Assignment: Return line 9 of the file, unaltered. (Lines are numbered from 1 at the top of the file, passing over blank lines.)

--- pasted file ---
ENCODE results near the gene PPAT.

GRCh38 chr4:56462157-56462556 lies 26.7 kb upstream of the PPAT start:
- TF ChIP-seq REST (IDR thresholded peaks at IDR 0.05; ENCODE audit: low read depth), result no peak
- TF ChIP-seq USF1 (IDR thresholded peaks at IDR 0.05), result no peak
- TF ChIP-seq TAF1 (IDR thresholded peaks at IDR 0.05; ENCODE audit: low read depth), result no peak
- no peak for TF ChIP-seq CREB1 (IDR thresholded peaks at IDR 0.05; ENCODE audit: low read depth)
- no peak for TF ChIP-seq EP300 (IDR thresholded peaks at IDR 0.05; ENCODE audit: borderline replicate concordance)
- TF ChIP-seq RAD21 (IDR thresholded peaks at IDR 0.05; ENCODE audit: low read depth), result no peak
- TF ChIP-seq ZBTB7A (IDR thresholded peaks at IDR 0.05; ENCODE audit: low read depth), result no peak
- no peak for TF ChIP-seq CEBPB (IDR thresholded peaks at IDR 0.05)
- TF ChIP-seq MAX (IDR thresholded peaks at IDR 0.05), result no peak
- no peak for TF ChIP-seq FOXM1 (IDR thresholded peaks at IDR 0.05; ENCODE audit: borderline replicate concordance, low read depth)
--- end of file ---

- TF ChIP-seq ZBTB7A (IDR thresholded peaks at IDR 0.05; ENCODE audit: low read depth), result no peak